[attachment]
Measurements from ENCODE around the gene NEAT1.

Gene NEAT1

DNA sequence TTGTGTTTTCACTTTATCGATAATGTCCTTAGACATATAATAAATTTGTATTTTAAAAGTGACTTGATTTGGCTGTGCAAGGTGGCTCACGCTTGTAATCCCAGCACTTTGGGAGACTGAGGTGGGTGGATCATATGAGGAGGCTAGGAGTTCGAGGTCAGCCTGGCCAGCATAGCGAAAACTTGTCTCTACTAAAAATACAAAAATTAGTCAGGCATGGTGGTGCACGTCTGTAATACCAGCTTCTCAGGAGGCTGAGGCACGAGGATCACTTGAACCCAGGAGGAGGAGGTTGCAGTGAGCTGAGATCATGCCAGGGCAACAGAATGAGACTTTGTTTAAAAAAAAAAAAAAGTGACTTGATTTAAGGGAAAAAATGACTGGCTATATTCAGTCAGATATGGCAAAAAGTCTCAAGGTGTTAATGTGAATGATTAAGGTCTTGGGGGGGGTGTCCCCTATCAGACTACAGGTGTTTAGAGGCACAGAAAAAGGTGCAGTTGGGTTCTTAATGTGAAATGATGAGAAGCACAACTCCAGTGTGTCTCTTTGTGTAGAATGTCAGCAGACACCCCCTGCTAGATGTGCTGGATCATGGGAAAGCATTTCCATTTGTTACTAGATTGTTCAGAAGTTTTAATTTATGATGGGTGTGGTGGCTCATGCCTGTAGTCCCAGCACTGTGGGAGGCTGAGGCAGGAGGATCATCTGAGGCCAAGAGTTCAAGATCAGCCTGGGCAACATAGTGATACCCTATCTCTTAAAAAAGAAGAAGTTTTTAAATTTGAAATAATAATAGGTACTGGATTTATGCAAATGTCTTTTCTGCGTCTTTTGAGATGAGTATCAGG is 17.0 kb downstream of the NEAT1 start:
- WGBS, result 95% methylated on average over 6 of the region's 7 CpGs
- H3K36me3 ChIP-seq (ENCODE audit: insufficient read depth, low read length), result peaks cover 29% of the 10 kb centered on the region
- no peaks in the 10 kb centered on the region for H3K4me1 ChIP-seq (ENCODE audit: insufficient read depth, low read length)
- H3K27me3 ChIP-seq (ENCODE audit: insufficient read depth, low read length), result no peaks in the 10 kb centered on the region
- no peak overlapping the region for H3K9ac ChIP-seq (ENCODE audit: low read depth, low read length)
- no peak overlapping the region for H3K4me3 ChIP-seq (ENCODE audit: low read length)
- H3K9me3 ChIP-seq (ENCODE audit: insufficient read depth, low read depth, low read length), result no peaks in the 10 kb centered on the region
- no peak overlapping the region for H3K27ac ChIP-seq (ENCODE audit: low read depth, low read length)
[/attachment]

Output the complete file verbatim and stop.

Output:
Measurements from ENCODE around the gene NEAT1.

Gene NEAT1

DNA sequence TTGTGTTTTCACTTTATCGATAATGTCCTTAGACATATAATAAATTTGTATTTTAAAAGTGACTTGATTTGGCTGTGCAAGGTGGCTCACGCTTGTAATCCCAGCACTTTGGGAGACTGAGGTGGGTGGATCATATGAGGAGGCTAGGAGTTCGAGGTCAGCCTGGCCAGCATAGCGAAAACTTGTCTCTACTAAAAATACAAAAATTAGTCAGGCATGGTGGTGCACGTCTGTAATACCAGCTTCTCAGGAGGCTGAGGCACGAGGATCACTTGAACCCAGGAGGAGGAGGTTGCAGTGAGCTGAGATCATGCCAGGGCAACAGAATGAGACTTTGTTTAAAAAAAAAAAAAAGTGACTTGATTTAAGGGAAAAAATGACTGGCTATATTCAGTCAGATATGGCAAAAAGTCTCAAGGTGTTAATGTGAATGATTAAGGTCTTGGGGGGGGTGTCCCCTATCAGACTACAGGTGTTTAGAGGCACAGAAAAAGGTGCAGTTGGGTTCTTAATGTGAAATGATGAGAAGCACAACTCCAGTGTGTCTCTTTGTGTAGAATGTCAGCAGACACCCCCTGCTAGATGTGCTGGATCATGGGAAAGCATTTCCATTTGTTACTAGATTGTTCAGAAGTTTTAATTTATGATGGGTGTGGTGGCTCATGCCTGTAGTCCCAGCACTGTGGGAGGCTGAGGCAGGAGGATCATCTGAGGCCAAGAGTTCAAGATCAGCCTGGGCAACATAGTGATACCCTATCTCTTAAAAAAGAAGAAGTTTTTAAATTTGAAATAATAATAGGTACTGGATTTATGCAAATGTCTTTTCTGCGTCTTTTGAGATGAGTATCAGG is 17.0 kb downstream of the NEAT1 start:
- WGBS, result 95% methylated on average over 6 of the region's 7 CpGs
- H3K36me3 ChIP-seq (ENCODE audit: insufficient read depth, low read length), result peaks cover 29% of the 10 kb centered on the region
- no peaks in the 10 kb centered on the region for H3K4me1 ChIP-seq (ENCODE audit: insufficient read depth, low read length)
- H3K27me3 ChIP-seq (ENCODE audit: insufficient read depth, low read length), result no peaks in the 10 kb centered on the region
- no peak overlapping the region for H3K9ac ChIP-seq (ENCODE audit: low read depth, low read length)
- no peak overlapping the region for H3K4me3 ChIP-seq (ENCODE audit: low read length)
- H3K9me3 ChIP-seq (ENCODE audit: insufficient read depth, low read depth, low read length), result no peaks in the 10 kb centered on the region
- no peak overlapping the region for H3K27ac ChIP-seq (ENCODE audit: low read depth, low read length)